Neonates cannot concentrate their urine to the same degree as adults. One of the key factors in concentrating the urine is the renal collecting duct osmotic water permeability (Pf) response to antidiuretic hormone (ADH). Neonatal cortical collecting ducts have a blunted Pf response to ADH compared with adult tubules (Pf: 119.0 ± 12.5 vs. 260. 1 ± 29.5 μm/s, P < 0.05). We found that the phosphodiesterase activity in the neonatal collecting ducts was higher than that in the adult collecting ducts (3,970 ± 510 vs. 2,440 ± 220 cpm·μg tubular protein-1·20 min-1, P < 0.05). After pretreatment of in vitro microperfused tubules with the nonspecific phosphodiesterase inhibitor IBMX (10-6 M in the bath), the P f response to ADH in neonatal collecting ducts was 271.4 ± 51.7 μm/s, which was identical to that of the adult collecting duct [315.3 ± 31.3 μm/s, P = not significant (NS)]. Rolipram, a specific type IV phosphodiesterase inhibitor, lowered the elevated phosphodiesterase activity in the neonatal tubules to that in the adult tubules (2,460 ± 210 vs. 2,160 ± 230 cpm·μg tubular protein-1·20 min -1, P = NS). Neonatal tubules pretreated with rolipram (10 -5 M) in the bath also had a Pf response to ADH that was comparable to that of the adult tubules (258.2 ± 17.0 vs. 271.4 ± 32.6 μm/s, P = NS). Thus the elevated phosphodiesterase activity in the neonatal tubules appears to be due to an increase in type IV phosphodiesterase activity. Hence, one of the key factors in the decreased ability of neonates to concentrate their urine is overactivity of phosphodiesterase in the cortical collecting duct that blunts the neonatal collecting duct Pf response to ADH.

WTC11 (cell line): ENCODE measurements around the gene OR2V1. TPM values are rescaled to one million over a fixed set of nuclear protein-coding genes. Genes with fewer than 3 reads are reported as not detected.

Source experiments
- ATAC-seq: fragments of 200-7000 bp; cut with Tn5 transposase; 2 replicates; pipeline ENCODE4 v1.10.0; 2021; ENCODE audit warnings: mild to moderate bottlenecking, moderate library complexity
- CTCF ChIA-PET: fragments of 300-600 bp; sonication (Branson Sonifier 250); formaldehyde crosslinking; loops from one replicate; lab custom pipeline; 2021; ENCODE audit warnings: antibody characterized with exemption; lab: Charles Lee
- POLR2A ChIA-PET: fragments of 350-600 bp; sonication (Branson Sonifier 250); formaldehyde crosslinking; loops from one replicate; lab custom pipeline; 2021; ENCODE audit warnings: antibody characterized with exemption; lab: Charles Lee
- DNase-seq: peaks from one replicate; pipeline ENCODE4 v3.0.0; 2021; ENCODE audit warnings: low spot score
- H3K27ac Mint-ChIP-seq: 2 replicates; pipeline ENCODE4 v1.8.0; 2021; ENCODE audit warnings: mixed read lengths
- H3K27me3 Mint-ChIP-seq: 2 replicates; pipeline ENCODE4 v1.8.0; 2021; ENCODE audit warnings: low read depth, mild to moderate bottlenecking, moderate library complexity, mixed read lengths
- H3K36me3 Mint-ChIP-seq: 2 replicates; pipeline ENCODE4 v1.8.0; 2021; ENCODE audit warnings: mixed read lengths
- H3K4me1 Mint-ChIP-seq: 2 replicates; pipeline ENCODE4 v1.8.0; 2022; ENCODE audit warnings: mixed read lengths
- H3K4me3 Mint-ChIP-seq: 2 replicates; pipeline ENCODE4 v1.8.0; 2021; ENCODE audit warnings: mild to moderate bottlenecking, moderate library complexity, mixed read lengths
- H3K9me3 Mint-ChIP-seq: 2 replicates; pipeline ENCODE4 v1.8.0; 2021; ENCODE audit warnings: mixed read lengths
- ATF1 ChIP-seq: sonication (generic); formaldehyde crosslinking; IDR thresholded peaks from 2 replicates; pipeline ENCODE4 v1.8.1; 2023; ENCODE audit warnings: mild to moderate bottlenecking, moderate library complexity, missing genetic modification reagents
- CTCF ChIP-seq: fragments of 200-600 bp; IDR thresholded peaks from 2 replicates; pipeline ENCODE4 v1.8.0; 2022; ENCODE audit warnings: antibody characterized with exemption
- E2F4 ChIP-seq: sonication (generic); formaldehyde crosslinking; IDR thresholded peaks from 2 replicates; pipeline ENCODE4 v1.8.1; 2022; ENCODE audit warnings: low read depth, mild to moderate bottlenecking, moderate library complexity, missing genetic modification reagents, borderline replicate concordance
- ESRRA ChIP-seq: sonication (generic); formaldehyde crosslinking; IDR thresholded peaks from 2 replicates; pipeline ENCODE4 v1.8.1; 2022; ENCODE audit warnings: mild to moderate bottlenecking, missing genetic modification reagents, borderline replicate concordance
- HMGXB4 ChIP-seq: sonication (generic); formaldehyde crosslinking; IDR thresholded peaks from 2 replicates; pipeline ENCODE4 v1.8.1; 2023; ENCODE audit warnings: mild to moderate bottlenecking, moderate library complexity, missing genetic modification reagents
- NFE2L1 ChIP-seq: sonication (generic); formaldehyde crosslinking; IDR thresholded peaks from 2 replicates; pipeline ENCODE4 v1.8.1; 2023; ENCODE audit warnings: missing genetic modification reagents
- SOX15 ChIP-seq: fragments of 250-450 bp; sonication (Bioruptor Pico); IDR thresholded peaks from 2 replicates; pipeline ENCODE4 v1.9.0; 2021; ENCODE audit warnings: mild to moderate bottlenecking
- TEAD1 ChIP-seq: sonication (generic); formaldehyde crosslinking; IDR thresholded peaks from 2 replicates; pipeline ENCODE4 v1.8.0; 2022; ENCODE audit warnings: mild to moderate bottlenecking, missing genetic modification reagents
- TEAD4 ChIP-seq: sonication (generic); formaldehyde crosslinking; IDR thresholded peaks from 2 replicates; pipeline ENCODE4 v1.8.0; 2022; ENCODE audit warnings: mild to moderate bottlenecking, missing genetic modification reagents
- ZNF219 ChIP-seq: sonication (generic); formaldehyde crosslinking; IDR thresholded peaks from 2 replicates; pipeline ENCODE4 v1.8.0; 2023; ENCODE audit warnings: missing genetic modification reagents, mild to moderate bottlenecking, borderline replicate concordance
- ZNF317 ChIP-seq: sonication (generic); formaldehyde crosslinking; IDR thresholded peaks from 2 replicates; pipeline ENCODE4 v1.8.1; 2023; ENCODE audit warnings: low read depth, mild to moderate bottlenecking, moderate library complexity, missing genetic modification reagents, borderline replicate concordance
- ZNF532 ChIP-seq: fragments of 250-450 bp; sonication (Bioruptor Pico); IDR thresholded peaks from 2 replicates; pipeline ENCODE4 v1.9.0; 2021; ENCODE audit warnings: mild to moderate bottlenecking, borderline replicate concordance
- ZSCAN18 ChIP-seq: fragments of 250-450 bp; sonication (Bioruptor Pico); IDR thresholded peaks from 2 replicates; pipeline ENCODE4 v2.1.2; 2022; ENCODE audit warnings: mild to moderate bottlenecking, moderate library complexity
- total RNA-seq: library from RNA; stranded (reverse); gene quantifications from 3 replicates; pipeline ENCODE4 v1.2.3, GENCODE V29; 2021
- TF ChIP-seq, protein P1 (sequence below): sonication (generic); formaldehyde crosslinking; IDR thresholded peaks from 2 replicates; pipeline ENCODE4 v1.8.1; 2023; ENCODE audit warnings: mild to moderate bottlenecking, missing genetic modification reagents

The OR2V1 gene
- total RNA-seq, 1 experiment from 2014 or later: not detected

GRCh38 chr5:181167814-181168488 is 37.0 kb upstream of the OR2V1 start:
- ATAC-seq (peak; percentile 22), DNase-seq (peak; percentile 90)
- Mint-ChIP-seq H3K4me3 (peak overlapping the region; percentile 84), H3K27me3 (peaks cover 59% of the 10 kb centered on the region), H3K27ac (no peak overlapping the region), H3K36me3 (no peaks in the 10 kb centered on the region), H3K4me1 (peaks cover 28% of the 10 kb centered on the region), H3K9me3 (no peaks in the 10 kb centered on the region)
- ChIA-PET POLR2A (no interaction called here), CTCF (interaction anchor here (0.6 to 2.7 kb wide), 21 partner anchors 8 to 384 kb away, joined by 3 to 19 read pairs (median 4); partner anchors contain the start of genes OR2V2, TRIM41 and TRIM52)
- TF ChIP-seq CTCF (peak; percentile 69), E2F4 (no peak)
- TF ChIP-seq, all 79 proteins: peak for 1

- Adenosine 3′,5′-cyclic monophosphate
- In vitro microperfusion
- Water permeability
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